Beyond the Black Rainbow (2012): “Beyond the Black Rainbow is not a straightforward cinematic experience, but instead works more like ambient music or a poem. In an age where the lines dividing cinema & television are becoming increasingly blurred, there’s an exponential value in movies that work this way. Recent mind-benders like Beyond the Black Rainbow, It Follows, Upstream Color, Under the Skin, and The Strange Color of Your Body’s Tears are much-needed reminders that there are still things cinema can do that television can’t, no matter how much HBO wants you to believe otherwise.”
Blood & Black Lace (1964): “Mario Bava’s celebrated Italian thriller, Blood and Black Lace, is a landmark in horror cinema and one of the earliest giallo films in existence. It’s also considered to be the first “body count” horror film, so we can thank Bava for all of those campy, raunchy 80s slasher flicks. Watching this film is like taking a walk through an art gallery. It’s chock-full of rich colors, eerie scenery, deep shadows, and impressive camera angles. The outstanding cinematography alone is a good reason to watch the film.”
The Masque of the Red Death (1964): “The Masque of The Red Death is one of eight films in the Corman-Poe cycle: a series of Edgar Allan Poe adaptations directed by B-movie legend Roger Corman for American International Pictures. The Masque is widely considered the best of the Poe cycle as well as one of Corman’s best films overall, a sentiment I wholeheartedly agree with. There’s so much about The Masque that’s firmly in my wheelhouse: over-the-top set design, an early glimpse of 60’s era Satanic psychedelia, Vincent Price taking effete delight in his own cruelty, a fatalistic ending that doesn’t stray from the pessimism of Poe’s story, Corman pushing the limits of what he can get away with visually on a shoestring budget.”
The Black Cat (1934): “1934’s Unversial Pictures production of The Black Cat is fascinating not because it’s a loose, full-length adaptation of a Poe short story, but because it features the first of many onscreen collaborations between horror movie legends & professional rivals Bela Lugosi & Boris Karloff. Lugosi & Karloff are a match made in horror nerd heaven, especially in this gorgeous, alarmingly violent film that allows them to stray from their usual typecast roles as Count Dracula & the Frankenstein monster. Although there are eight Lugosi/Karloff collaborations in total, it’s difficult to imagine that any of them could possibly match the delicious old school horror aesthetic achieved in The Black Cat. It’s an incredible work.”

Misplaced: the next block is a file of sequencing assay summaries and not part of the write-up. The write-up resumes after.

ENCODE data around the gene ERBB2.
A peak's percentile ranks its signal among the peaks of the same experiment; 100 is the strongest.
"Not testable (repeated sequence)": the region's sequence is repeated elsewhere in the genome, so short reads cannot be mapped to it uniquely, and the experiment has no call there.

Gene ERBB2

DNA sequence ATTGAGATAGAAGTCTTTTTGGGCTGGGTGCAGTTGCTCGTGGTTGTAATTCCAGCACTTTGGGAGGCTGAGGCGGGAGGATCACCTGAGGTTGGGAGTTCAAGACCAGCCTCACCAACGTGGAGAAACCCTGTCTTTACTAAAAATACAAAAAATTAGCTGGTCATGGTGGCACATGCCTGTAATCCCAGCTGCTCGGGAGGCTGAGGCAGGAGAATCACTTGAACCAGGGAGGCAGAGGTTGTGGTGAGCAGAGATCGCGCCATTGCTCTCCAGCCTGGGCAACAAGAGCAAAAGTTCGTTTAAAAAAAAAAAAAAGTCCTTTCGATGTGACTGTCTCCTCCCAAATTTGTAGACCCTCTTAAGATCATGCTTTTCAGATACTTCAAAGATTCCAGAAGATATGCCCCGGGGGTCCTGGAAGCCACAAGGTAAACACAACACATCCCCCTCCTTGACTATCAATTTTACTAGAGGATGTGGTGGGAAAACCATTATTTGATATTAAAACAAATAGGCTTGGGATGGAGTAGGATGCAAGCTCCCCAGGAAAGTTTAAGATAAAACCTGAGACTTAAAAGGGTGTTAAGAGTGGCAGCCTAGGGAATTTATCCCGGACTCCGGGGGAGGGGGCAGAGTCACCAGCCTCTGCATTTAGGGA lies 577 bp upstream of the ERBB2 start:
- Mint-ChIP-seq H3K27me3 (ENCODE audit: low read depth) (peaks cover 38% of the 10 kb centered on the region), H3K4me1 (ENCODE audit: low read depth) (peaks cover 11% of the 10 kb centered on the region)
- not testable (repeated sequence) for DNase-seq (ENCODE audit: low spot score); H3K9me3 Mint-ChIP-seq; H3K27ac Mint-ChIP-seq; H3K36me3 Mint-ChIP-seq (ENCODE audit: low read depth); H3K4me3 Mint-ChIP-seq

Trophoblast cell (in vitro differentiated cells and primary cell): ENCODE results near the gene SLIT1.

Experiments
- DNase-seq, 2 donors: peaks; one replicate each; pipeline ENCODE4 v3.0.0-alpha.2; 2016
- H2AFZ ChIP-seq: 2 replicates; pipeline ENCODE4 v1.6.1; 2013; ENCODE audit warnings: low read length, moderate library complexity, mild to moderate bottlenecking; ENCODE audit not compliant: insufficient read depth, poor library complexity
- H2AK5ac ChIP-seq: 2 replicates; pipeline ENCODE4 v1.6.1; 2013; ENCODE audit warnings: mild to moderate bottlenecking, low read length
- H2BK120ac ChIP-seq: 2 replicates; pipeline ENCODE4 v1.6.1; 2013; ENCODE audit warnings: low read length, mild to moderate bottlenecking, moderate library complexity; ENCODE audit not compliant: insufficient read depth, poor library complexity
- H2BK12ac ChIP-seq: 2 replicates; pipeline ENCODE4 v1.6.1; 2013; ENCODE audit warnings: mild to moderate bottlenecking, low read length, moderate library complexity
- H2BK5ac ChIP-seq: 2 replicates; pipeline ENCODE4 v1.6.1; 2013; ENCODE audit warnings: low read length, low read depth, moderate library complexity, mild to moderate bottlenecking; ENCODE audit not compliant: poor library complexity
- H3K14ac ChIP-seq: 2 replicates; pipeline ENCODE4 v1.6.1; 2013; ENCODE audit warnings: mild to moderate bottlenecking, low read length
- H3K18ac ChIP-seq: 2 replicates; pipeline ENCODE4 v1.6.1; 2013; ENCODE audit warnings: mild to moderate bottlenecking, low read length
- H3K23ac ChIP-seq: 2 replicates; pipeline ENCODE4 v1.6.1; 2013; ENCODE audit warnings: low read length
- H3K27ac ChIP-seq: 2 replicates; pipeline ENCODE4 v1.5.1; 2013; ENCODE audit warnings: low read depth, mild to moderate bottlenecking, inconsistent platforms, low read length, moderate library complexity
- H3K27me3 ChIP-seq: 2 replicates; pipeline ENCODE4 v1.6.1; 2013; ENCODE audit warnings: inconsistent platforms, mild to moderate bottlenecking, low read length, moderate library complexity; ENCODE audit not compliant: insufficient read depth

The Raven (1935): “Although Karloff receives top billing for The Raven, something he was also awarded in The Black Cat, this is unmistakably Bela Lugosi’s show. Watching the horror legend recite Poe’s “The Raven” in front of an exaggerated raven’s shadow, don surgical gear to apply a knockout gas to the camera lens, gleefully give tours of his torture chamber, and recite lines like “Death is my talisman, Mr Chapman. The one indestructible force, the one certain thing in an uncertain universe. Death!” are all priceless moments for oldschool horror fans.”
Häxan: Witchcraft through the Ages (1922): “Even nearly a hundred years since Häxan’s release, the message is still potent. There are still huge flaws in our treatment of mental health & we still need flashy, sinful entertainment to draw our attention to them. Along with its hellish practical effects & creature design, the film’s central message has a surprisingly long shelf life.”